Biden compares China’s Xi Jinping to ‘dictators’ even as Washington and Beijing work to thaw relations

By Sam Fossum, Jasmine Wright and Priscilla Alvarez, CNN

San Francisco, CA CNN  —  President Joe Biden compared Chinese President Xi Jinping to “dictators” during a political fundraiser in California Tuesday night, delivering the unscripted remarks roughly a day after US Secretary of State Antony Blinken said his recent trip had yielded “progress” in repairing the fractured relationship between Washington and Beijing.

“The reason why Xi Jinping got very upset in terms of when I shot that balloon down with two boxcars full of spy equipment in it is he didn’t know it was there. No, I’m serious. That’s what’s a great embarrassment for dictators, when they didn’t know what happened,” Biden told attendees at the fundraiser in the Bay Area, referring to the Chinese spy balloon that the US shot down earlier this year.

The president’s apparently off-message remarks come amid a particularly tense time in US-China relations. Washington’s top diplomat said Monday that the US and China had made “progress” toward bringing relations back on track with both sides agreeing on the need to “stabilize” their bilateral relationship.

China quickly slammed Biden’s remarks, with Chinese Foreign Ministry spokesperson Mao Ning calling them an “open political provocation” on Wednesday and “extremely absurd and irresponsible.”

“The remarks seriously contradict basic facts, seriously violate diplomatic etiquette, and seriously infringe on China’s political dignity,” Mao said.

CNN has reached out to the White House about the president’s comment.

Biden in his remarks also praised Blinken’s work to repair the relationship by reiterating he “did a good job” and adding that improving the relationship would “take time.” At a second fundraiser Tuesday, Biden told donors that US climate envoy John Kerry would also hopefully be making a trip to China “pretty soon” with a focus on the environment.

Blinken – who is the first US secretary of state to visit Beijing in five years – recently wrapped up two days’ worth of meetings in the Chinese capital with top officials, including Xi, which resulted in no major breakthroughs but agreements from both sides to continue further diplomatic engagements.

“We’re not going to have success on every issue between us on any given day, but in a whole variety of areas, on the terms that we set for this trip, we have made progress and we are moving forward,” Blinken said at news conference in Beijing on Monday.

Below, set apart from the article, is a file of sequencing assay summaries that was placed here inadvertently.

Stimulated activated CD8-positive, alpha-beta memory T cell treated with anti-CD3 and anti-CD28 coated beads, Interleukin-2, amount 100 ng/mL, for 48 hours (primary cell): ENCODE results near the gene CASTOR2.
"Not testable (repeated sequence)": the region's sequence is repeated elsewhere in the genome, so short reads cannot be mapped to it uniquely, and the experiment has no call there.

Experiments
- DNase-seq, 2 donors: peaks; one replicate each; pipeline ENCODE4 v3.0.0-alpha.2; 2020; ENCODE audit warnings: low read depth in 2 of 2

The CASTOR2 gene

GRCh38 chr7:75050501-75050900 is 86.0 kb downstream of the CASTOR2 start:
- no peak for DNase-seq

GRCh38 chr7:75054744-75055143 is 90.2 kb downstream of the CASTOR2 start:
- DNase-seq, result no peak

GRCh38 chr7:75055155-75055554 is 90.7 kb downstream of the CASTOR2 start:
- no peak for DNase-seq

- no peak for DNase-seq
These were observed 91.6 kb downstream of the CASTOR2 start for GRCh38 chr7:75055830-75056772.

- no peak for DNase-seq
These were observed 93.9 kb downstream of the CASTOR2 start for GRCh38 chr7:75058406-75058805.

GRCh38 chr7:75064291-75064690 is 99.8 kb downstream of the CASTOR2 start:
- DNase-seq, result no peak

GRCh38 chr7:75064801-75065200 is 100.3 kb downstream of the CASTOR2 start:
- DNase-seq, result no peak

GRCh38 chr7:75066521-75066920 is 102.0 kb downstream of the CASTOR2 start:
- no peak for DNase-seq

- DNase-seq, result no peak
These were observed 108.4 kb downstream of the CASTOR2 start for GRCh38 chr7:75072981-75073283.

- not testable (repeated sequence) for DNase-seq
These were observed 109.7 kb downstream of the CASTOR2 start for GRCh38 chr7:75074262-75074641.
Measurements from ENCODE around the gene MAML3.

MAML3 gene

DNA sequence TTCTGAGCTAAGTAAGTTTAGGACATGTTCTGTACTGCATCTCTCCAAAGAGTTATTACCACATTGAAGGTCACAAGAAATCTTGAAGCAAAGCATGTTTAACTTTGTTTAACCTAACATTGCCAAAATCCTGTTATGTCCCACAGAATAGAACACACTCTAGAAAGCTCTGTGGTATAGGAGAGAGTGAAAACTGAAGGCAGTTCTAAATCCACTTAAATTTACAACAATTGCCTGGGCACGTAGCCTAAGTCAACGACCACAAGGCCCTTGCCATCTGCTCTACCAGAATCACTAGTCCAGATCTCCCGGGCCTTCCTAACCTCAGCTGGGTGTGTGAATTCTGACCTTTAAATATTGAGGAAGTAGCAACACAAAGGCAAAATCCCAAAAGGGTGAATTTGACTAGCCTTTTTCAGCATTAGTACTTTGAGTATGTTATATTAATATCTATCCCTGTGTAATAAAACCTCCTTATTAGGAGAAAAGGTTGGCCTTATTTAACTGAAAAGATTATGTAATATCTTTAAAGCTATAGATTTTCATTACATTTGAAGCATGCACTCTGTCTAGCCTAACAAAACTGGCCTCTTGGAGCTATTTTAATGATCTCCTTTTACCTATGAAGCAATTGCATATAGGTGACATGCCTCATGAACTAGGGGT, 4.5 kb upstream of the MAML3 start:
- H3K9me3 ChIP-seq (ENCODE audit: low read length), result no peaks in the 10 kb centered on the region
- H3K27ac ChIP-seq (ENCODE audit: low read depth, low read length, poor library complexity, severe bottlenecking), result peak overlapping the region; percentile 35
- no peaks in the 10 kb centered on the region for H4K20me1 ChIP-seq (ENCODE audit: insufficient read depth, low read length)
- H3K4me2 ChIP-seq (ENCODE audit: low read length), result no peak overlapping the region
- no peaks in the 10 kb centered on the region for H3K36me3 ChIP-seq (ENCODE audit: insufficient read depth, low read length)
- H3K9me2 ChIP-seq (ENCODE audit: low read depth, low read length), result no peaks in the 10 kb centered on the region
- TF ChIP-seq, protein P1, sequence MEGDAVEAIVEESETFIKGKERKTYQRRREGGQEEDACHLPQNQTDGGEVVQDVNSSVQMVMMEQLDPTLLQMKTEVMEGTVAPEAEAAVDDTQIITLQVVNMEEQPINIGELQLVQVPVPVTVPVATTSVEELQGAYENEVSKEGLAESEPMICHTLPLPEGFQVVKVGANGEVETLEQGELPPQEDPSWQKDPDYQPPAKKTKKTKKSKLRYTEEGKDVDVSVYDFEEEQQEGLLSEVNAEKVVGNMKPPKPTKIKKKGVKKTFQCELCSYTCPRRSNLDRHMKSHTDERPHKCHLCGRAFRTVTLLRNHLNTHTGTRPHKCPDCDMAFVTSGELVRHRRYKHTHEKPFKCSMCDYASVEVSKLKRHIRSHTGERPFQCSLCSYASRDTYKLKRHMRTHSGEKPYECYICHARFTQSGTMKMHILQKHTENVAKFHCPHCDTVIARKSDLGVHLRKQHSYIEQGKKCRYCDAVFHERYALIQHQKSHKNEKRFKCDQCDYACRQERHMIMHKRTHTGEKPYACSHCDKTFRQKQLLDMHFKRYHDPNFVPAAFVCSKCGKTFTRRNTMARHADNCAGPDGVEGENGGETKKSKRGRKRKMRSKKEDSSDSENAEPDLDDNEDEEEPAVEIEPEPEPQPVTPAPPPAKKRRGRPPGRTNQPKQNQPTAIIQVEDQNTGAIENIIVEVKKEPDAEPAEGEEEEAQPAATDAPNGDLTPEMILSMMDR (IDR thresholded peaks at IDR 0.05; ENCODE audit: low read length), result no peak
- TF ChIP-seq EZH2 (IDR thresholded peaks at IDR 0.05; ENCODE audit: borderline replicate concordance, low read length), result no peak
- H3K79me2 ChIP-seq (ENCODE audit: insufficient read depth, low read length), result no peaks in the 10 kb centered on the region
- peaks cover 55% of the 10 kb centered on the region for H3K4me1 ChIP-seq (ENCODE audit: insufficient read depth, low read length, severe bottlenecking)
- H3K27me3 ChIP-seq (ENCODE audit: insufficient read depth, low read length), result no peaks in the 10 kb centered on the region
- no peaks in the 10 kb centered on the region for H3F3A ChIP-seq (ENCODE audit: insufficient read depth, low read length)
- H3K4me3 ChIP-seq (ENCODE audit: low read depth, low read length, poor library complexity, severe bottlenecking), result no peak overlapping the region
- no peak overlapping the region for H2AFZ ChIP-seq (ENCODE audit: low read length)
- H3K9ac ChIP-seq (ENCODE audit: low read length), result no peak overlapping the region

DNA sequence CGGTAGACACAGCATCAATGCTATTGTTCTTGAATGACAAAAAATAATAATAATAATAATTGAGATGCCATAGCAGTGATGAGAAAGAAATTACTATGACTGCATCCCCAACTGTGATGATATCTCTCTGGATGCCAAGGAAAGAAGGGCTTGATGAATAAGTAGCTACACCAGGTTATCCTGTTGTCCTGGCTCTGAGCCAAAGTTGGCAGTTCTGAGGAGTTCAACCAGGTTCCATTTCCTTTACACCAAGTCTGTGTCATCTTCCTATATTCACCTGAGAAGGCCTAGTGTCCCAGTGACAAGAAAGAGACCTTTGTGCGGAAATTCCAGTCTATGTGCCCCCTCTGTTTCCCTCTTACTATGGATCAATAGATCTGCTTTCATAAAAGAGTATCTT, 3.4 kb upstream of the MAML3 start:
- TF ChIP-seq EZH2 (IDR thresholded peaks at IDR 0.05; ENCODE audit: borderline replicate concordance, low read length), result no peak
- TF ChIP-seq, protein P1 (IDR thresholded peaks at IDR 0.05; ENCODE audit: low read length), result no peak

And Biden for his part told reporters as recently as this weekend that he hopes to meet with Xi over the “next several months.”

The president on Tuesday went into additional detail on some of the ongoing tension between the two superpowers. He said that while China’s leader was “embarrassed” about the balloon incident, what “he was really upset about” was Biden’s efforts since taking office to bring the leaders of the Quad – the United States, India, Australia and Japan – closer together to serve as a counterweight to a more assertive China.

“He called me and told me not to do that because it was putting him in a bind,” Biden said, referring to the Chinese president. “We’re just trying to make sure the international rules of air and sea lanes remain open.”

China has said that the balloon was a civilian airship that veered off-course accidentally – with Foreign Ministry spokesperson Mao repeating a similar line on Wednesday, before going on to accuse the US of “distorting the facts.”

The White House’s increased engagement with the leaders of the Quad, formally known as the Quadrilateral Security Dialogue, are part of a broader strategy by the US to elevate its diplomatic outreach to countries in the South Pacific and reengage with that part of the world.

The region has taken on a greater importance for Washington as China has become increasingly assertive over its territorial claims in the area, expands its naval capabilities and militarizes islands in the South China Sea.

“Now we have India, Australia, Japan and the United States working hand in glove in the South China Sea, in the Indian Ocean. We have a situation where I’ve met with all 50 of the major maritime states in East Asia,” Biden said in California.

CNN’s Kevin Liptak, Mengchen Zhang and Simone McCarthy contributed to this report.

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